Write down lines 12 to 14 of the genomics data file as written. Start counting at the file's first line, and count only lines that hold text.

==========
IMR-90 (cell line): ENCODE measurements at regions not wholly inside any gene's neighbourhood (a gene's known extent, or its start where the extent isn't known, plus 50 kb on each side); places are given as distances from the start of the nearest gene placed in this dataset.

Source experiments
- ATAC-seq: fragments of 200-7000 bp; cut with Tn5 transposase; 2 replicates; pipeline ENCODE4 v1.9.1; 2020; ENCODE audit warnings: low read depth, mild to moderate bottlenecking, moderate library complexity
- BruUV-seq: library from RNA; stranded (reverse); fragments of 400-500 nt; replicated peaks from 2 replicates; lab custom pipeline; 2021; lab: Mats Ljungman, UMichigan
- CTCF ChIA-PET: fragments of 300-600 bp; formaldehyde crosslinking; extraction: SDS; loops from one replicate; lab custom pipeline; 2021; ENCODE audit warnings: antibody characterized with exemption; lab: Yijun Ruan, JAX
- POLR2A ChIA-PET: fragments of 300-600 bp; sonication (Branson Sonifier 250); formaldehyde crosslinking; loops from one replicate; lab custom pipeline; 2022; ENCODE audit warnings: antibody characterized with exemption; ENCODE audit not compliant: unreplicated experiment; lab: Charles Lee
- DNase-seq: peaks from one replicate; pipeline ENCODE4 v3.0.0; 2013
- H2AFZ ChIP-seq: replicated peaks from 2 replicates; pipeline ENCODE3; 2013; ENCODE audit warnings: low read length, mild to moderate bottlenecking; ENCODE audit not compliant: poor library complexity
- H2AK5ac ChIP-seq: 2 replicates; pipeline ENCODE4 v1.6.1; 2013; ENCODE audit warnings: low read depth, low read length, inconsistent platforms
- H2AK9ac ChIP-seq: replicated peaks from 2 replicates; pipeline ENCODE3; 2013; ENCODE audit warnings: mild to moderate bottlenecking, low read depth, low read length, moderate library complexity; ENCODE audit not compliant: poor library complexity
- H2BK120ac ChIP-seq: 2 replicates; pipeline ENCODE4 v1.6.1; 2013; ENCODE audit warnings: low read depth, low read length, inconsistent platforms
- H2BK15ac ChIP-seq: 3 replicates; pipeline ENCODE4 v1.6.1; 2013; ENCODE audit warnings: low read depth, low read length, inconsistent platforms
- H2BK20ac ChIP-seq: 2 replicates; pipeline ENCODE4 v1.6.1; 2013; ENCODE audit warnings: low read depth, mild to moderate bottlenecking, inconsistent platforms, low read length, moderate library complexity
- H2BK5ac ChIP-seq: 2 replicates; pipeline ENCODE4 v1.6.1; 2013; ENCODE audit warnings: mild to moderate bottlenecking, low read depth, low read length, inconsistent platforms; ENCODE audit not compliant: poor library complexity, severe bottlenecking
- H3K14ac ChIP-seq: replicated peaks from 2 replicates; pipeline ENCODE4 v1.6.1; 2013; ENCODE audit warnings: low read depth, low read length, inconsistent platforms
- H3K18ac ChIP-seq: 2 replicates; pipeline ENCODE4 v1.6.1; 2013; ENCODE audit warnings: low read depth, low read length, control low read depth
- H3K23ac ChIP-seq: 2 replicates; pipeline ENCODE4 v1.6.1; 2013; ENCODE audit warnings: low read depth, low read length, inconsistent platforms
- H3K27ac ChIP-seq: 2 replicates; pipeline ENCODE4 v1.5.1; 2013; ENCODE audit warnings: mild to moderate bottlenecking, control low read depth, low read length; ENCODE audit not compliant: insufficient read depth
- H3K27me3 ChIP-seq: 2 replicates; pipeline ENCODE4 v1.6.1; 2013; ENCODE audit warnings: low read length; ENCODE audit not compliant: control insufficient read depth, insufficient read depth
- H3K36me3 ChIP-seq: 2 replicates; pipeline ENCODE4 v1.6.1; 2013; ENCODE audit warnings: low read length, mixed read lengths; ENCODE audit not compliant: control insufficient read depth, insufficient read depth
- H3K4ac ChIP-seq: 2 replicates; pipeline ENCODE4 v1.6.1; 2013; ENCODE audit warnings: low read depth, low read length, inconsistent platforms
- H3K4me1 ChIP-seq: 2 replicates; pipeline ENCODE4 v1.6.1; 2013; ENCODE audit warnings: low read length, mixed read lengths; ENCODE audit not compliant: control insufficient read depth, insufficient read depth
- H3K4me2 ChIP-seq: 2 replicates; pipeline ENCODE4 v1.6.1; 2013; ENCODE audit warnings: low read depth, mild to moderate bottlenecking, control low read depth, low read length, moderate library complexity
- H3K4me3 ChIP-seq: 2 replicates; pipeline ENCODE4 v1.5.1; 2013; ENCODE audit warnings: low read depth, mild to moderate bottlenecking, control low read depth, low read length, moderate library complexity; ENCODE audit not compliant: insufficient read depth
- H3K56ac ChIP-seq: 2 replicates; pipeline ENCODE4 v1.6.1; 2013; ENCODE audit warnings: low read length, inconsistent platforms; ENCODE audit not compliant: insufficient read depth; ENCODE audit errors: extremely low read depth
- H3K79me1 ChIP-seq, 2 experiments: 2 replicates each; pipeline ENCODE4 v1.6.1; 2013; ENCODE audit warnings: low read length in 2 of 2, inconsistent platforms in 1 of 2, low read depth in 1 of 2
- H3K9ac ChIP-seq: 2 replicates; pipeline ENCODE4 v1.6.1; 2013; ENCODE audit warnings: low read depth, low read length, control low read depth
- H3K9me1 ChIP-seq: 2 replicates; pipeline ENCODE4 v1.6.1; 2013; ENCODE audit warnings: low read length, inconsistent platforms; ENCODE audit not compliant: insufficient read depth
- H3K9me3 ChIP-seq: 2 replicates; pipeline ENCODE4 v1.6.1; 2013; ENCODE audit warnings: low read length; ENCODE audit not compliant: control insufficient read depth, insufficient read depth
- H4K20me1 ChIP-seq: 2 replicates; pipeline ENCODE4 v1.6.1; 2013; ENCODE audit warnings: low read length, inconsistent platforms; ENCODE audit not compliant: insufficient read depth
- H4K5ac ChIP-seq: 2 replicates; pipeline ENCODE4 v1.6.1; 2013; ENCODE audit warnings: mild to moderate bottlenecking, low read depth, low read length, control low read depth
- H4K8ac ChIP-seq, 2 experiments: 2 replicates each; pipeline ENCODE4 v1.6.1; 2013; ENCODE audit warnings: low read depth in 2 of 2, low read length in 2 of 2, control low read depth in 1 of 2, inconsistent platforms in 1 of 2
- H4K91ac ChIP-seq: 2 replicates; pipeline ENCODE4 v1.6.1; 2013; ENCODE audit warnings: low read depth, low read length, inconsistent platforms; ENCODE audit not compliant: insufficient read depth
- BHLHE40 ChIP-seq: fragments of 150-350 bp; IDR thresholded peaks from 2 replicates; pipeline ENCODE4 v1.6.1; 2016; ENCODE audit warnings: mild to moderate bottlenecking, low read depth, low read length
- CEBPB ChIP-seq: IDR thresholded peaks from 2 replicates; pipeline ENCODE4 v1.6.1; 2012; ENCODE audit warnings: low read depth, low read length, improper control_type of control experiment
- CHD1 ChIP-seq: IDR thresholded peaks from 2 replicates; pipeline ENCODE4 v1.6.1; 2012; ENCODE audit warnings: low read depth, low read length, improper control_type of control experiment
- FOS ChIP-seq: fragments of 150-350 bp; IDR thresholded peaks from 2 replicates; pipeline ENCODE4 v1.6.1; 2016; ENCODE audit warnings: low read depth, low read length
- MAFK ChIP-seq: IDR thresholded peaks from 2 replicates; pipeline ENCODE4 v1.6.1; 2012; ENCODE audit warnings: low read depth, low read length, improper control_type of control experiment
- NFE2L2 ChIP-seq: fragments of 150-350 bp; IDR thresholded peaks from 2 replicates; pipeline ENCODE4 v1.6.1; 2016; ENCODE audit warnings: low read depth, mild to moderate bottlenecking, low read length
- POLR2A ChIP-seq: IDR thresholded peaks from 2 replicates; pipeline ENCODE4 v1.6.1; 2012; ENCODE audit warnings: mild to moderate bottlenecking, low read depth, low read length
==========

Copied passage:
- H2BK15ac ChIP-seq: 3 replicates; pipeline ENCODE4 v1.6.1; 2013; ENCODE audit warnings: low read depth, low read length, inconsistent platforms
- H2BK20ac ChIP-seq: 2 replicates; pipeline ENCODE4 v1.6.1; 2013; ENCODE audit warnings: low read depth, mild to moderate bottlenecking, inconsistent platforms, low read length, moderate library complexity
- H2BK5ac ChIP-seq: 2 replicates; pipeline ENCODE4 v1.6.1; 2013; ENCODE audit warnings: mild to moderate bottlenecking, low read depth, low read length, inconsistent platforms; ENCODE audit not compliant: poor library complexity, severe bottlenecking